Celebrating New Yam Festival in Abuja
While speaking on the relevance of the festival to a brand that is situated far away from Igbo land, Public Relations Manager of the hotel, Mr. Shola Adeyemo, said New Yam Festival is one of the most important celebrations of the year and it was in that spirit that the hotel celebrated along with the Igbo community in Abuja.
Adeyemo, said the primary reason for the celebration was to marry Nigeria cuisine with its culture. He said: “If you look at great civilizations of the world, whether French, Roman, Chinese, Indian, you would see that their culture and food are closely interwoven. And as a great civilization, we believe that the culture of Nigeria and its cuisines should be celebrated.
“Yam is one crop that is so important within the cultural and culinary culture of Nigeria and this is reason we felt that it is time to celebrate it. As a proudly Nigerian organisation, we have a responsibility to promote Nigerian culture and that is the reason we felt the need to celebrate the New Yam Festival this year. The festival coincides with the celebration in most of the Igbo areas and as such, we brought some life-size tubers of yam from there to celebrate with.”
Friends and guests at the hotel enjoyed variety of yam dishes served with various sauces.“For some of the guests who were waiting to go home at Christmas to have a taste of traditionally homemade cuisine with the right balance, the evening cut short their wait as they had unrestricted food portions of yam, ugba, ayanra and plantain to consume”, said Adeyemo.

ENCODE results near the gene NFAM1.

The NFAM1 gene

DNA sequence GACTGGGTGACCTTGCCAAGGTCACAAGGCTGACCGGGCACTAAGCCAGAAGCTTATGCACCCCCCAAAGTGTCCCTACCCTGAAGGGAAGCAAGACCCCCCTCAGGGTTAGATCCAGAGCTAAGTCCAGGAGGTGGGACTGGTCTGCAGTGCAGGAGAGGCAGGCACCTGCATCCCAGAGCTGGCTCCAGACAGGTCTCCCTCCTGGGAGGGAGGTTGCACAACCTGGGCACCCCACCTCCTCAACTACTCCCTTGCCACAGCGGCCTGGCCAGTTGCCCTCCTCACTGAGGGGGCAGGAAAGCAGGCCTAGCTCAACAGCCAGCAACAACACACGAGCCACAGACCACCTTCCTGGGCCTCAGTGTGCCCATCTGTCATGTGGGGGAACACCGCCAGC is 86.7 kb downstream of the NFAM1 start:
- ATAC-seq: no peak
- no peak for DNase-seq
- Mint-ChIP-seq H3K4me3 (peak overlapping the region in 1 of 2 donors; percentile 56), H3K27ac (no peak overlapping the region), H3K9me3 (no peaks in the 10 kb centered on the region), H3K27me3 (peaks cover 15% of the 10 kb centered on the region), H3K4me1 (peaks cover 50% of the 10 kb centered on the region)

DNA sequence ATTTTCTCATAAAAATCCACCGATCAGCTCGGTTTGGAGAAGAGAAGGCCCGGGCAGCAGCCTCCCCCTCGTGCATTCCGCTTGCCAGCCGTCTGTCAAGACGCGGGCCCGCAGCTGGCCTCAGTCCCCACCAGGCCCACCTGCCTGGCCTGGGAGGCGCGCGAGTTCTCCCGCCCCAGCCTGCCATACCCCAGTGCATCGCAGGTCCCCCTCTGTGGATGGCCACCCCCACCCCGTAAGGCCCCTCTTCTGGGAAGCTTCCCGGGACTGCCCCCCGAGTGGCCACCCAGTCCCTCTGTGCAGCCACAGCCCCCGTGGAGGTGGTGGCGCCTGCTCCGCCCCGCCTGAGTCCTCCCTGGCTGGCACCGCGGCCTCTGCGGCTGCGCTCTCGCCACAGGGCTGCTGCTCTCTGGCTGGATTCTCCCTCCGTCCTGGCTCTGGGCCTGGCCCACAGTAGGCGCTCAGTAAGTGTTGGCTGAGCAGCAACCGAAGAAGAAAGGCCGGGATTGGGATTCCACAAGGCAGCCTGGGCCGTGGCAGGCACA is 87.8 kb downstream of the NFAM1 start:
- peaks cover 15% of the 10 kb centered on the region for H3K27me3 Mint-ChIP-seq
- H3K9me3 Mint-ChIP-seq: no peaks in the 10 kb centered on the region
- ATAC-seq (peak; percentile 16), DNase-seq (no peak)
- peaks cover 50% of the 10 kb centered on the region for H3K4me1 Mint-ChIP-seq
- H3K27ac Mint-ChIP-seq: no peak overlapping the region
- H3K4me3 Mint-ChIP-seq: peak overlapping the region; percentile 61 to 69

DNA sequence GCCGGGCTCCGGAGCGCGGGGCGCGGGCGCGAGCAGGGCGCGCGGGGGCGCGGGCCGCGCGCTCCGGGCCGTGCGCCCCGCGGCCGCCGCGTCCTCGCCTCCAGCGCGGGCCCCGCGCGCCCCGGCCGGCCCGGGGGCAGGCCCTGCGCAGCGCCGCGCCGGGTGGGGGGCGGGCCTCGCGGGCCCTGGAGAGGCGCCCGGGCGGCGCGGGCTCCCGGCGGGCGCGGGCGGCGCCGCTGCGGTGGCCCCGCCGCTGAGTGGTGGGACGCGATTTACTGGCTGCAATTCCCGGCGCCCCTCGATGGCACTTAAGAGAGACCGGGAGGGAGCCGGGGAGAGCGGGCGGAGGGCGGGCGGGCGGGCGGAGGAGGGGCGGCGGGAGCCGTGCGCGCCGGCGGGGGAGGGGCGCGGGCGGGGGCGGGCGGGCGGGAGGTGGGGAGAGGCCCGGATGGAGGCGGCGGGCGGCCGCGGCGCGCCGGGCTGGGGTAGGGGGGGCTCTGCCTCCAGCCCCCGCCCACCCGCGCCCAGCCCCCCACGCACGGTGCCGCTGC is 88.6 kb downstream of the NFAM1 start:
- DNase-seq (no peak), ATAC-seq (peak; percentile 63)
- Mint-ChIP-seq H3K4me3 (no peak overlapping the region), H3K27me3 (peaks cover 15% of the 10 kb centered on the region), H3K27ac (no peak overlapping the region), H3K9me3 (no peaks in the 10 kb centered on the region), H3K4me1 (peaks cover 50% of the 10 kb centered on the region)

There were side attractions as well as guests were entertained with traditional dance performances.Former Minister of Aviation, Mr. Chidoka Osita, who did the official cutting of the symbolic yam, explained the significance of yams in Igbo land. According to him, yam has remained the most important crop in Igbo land. This, he stated, was because the crop requires a man to be strong, diligent and hardworking to produce it.
“It is yam that is the seedling with which you have capital. Every Igbo rich man is recognised by the quantity of yam in his barn. It is the only crop that we eat and do not exhaust it because we must keep it for planting in the next season.
“When a man has come of age, the father or uncles give him a gift of yam-seedlings so that he can start his own life. If you handle the yam in a hurry, it will tax your patience.”
Osita added, “in the 1700s when slave trade was on, Igbo slaves were in demand in the state of Virginia, United States of America, where they planted tobacco because it required one to have extensive patience and capacity. The Igbos had this ability because of the yam farming. Yam is the only crop that titled men do not eat until the community has given sacrifice to the gods to thank them for the season. Stealing of yam from the ground is an abomination in Igbo land.
“There are so many ceremonies associated with the yam but the most important is that it was a measure of a man’s wealth. Yam is a significant part of the Ibo economy, politics, hard work and expansion because the yams made us go beyond the frontiers of our land in search of fertile land.”
On account of the hotel organising the event, Osita said: “We cut this yam as a sign of Hilton’s economic sustainability. In spite of the season of famine that has come upon Nigeria like it did for Okonkwo in Things Fall Apart, cutting this yam will open up the business of the Hilton Hotel and all those who work in it.”
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